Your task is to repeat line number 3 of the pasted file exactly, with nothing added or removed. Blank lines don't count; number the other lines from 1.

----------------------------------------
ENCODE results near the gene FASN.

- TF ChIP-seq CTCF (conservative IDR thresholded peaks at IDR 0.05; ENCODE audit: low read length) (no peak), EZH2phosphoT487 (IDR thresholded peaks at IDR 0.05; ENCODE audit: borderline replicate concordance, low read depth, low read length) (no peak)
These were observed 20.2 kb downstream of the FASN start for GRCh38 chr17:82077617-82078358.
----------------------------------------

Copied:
These were observed 20.2 kb downstream of the FASN start for GRCh38 chr17:82077617-82078358.